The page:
Diversity in the classroomsb.chapman
By Paula Groves Price, Associate Dean for Diversity and International Programs
This fall has been an exciting semester for elementary education. It included our WSU students visiting classrooms in Pullman Schools, grades 1-4, and teaching lessons on tribal sovereignty, and integrated critical social justice issues in language arts and mathematics lessons. This helped realize part of my dream of giving our pre-service teachers more practical experience in multicultural lesson planning and culturally-responsive teaching.
Here’s a video we put together about our students working at Jefferson Elementary School in Pullman:
While many teacher education programs across the country require a course on diversity or multiculturalism, most do not provide opportunities for teacher candidates to put theory into practice and engage with children on many of the tough equity issues that we face as a society. The reality is that children in America’s schools need and want to have these dialogues, and they deserve to have teachers that are equipped with the knowledge and skills to facilitate lessons and conversations about difference and equity.
When novice teachers can take risks and gain experience facilitating dialogue with children on issues of race, class, gender, and justice, they are more likely enter into the teaching profession with the confidence to teach multi-culturally and from culturally-responsive frameworks. For the youth in our schools, these lessons provide opportunities to think critically, engage in conversations around difference, and recognize their power to make their school and society more equitable and just.
As a parent with a young African American child in the Pullman Schools, it excites me to see her enthusiasm for having WSU students and multi-cultural books and lesson brought into her classroom. Perhaps the greatest outcome, however, is the significant lessening of the micro-aggressions that she and many students of color experience in school. As young children learn more explicitly about diversity, they also become more committed to ensuring that their school and class are inclusive.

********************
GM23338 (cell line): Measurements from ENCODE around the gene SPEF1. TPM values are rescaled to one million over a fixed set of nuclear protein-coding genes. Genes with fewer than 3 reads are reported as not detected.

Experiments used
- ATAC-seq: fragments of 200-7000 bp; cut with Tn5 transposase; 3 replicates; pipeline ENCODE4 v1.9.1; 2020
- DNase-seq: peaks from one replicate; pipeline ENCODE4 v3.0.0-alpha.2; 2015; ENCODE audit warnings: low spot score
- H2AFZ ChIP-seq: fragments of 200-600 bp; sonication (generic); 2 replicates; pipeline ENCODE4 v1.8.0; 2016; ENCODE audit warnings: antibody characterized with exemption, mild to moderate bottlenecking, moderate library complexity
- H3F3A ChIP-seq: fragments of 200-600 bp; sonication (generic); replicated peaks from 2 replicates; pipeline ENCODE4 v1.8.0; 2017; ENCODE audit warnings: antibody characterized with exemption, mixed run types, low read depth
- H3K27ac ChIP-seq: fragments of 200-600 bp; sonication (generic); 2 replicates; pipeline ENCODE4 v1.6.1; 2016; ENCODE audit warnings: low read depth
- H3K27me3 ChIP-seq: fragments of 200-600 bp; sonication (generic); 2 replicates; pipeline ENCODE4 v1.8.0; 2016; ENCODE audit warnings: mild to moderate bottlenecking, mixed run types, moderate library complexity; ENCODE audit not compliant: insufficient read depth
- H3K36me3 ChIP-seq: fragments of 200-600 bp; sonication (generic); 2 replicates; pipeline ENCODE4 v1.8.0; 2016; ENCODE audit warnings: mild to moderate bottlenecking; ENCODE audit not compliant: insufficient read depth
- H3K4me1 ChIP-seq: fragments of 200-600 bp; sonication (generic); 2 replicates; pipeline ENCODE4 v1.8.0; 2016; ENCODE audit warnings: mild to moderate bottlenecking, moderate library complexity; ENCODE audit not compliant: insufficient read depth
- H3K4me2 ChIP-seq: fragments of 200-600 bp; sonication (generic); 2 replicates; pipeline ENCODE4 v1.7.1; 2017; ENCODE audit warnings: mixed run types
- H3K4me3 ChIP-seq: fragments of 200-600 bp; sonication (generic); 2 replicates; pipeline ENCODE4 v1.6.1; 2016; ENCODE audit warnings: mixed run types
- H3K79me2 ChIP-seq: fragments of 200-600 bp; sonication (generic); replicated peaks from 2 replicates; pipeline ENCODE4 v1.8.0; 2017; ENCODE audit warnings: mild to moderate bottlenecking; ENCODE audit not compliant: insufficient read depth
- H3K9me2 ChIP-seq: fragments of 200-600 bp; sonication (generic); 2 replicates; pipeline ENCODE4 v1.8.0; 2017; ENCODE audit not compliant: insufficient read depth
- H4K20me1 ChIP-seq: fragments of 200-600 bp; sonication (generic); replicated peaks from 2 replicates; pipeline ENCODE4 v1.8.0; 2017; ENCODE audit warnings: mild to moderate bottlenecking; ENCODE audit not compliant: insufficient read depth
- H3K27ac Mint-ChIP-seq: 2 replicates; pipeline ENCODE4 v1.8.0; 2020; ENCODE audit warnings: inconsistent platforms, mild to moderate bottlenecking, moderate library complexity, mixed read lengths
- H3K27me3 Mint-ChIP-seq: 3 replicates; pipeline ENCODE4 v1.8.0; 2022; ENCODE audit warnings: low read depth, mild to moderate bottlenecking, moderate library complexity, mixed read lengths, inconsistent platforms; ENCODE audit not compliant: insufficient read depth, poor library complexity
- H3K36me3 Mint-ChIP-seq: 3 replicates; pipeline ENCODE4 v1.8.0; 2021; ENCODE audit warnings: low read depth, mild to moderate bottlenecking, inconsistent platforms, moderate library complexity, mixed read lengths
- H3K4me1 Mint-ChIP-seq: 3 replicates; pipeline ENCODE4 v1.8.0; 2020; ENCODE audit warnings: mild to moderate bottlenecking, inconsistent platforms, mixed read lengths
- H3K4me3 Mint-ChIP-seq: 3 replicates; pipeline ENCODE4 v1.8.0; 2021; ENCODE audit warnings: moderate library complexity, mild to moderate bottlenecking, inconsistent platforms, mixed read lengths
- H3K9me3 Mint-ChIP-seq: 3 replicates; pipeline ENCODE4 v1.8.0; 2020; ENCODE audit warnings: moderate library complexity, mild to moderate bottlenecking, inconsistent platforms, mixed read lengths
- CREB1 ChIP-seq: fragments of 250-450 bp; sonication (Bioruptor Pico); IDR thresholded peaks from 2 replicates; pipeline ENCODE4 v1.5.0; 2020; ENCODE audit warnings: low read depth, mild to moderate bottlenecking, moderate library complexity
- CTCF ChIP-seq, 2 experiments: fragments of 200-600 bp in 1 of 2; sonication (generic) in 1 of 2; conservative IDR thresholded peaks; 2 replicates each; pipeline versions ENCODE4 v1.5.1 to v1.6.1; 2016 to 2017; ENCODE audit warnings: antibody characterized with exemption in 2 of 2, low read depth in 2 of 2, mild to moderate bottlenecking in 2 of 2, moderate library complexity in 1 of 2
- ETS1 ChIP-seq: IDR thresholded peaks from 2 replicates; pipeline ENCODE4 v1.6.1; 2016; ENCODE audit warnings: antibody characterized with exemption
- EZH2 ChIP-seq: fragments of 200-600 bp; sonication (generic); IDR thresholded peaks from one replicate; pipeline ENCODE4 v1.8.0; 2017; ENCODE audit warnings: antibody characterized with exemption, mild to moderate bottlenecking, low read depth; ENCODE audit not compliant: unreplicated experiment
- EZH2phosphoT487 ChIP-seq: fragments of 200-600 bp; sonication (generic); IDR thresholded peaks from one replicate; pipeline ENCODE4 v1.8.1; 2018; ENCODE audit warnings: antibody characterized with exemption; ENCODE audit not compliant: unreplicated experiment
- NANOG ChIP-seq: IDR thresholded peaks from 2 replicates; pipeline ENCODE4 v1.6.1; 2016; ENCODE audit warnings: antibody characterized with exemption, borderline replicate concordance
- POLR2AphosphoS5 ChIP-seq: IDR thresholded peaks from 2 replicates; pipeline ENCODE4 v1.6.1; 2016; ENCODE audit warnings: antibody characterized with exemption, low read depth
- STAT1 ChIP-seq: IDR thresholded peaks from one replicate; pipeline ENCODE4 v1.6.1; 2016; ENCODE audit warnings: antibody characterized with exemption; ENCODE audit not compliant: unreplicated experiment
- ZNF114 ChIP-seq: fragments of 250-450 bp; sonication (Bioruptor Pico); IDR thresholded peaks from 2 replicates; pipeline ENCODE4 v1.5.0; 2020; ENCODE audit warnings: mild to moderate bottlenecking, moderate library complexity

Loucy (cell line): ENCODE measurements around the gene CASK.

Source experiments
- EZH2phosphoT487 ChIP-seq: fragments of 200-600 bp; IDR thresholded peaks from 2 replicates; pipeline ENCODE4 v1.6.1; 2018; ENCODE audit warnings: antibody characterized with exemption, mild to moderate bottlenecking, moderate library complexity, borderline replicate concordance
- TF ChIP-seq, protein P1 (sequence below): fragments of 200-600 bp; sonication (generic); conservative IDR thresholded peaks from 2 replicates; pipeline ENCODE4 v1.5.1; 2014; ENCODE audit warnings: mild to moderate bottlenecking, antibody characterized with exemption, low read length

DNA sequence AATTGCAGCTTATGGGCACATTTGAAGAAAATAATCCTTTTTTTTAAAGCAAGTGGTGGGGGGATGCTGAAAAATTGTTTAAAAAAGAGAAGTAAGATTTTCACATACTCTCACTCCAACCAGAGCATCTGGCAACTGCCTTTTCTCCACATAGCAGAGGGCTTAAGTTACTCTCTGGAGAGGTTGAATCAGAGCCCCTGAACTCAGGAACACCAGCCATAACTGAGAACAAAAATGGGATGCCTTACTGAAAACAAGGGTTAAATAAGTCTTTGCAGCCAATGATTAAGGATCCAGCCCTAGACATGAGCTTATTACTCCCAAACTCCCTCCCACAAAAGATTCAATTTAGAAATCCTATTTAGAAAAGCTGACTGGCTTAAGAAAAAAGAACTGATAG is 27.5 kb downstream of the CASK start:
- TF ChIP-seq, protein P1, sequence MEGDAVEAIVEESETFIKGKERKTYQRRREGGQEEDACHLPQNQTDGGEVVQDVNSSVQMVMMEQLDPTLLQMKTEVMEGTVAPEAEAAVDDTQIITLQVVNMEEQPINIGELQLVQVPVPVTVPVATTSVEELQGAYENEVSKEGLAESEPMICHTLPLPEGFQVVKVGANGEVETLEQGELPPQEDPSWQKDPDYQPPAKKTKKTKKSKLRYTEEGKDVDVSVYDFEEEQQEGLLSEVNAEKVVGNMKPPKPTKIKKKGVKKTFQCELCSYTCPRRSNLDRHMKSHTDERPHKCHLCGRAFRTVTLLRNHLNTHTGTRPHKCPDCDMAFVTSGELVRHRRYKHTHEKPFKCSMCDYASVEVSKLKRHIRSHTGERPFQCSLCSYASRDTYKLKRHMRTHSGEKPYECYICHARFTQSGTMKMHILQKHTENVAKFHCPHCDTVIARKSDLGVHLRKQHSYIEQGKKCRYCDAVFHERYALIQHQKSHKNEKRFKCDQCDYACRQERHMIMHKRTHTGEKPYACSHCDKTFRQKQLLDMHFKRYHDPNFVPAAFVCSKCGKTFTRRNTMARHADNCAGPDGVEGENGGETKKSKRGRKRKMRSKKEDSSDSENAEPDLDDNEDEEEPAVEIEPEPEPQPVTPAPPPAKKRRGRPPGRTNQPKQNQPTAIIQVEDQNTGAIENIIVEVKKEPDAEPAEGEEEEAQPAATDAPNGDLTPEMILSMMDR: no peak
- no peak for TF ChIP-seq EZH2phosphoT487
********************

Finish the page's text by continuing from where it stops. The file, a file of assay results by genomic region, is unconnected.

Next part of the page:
Schools across the country, and in the State of Washington are becoming increasingly diverse, both culturally and linguistically, but the teaching profession is not diversifying at the same rate. Part of my mission is to ensure that teachers who graduate from WSU have a strong sense of understanding of what it means to be a culturally-responsive educator, and put those ideas and lessons into practice. When teachers understand multiculturalism as simply “good teaching,” it can then be implemented with all of the state and national standards that are required of them, and not as an “add on” to be done when time permits. Their approach to teaching, developing lessons, and creating community in their classrooms is one that facilitates greater justice. Their experiences in the program with the Pullman Schools are just the beginning. I know that my child, and many children across the state, are counting on them to continue to teach multiculturally.